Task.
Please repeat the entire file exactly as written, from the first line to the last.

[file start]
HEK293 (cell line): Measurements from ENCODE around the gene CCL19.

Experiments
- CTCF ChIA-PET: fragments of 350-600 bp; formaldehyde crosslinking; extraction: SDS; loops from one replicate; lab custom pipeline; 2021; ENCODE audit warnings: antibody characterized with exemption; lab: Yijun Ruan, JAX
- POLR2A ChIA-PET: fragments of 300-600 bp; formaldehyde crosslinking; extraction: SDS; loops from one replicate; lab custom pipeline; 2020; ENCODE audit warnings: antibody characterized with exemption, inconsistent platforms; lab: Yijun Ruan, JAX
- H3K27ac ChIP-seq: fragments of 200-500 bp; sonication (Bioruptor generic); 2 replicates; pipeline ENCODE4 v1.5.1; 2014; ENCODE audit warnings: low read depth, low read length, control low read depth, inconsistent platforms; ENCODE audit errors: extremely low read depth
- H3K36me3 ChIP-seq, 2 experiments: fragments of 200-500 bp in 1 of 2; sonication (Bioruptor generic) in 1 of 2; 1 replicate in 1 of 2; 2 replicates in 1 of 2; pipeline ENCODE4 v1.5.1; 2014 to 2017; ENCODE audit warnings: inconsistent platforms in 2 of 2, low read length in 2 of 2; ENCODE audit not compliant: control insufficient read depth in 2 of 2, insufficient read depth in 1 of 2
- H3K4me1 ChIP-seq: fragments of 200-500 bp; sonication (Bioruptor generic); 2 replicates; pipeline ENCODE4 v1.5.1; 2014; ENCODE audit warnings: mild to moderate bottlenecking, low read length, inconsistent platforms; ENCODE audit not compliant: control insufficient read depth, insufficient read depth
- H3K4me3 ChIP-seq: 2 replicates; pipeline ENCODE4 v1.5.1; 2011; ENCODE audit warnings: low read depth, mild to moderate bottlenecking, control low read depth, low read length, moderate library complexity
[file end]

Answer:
HEK293 (cell line): Measurements from ENCODE around the gene CCL19.

Experiments
- CTCF ChIA-PET: fragments of 350-600 bp; formaldehyde crosslinking; extraction: SDS; loops from one replicate; lab custom pipeline; 2021; ENCODE audit warnings: antibody characterized with exemption; lab: Yijun Ruan, JAX
- POLR2A ChIA-PET: fragments of 300-600 bp; formaldehyde crosslinking; extraction: SDS; loops from one replicate; lab custom pipeline; 2020; ENCODE audit warnings: antibody characterized with exemption, inconsistent platforms; lab: Yijun Ruan, JAX
- H3K27ac ChIP-seq: fragments of 200-500 bp; sonication (Bioruptor generic); 2 replicates; pipeline ENCODE4 v1.5.1; 2014; ENCODE audit warnings: low read depth, low read length, control low read depth, inconsistent platforms; ENCODE audit errors: extremely low read depth
- H3K36me3 ChIP-seq, 2 experiments: fragments of 200-500 bp in 1 of 2; sonication (Bioruptor generic) in 1 of 2; 1 replicate in 1 of 2; 2 replicates in 1 of 2; pipeline ENCODE4 v1.5.1; 2014 to 2017; ENCODE audit warnings: inconsistent platforms in 2 of 2, low read length in 2 of 2; ENCODE audit not compliant: control insufficient read depth in 2 of 2, insufficient read depth in 1 of 2
- H3K4me1 ChIP-seq: fragments of 200-500 bp; sonication (Bioruptor generic); 2 replicates; pipeline ENCODE4 v1.5.1; 2014; ENCODE audit warnings: mild to moderate bottlenecking, low read length, inconsistent platforms; ENCODE audit not compliant: control insufficient read depth, insufficient read depth
- H3K4me3 ChIP-seq: 2 replicates; pipeline ENCODE4 v1.5.1; 2011; ENCODE audit warnings: low read depth, mild to moderate bottlenecking, control low read depth, low read length, moderate library complexity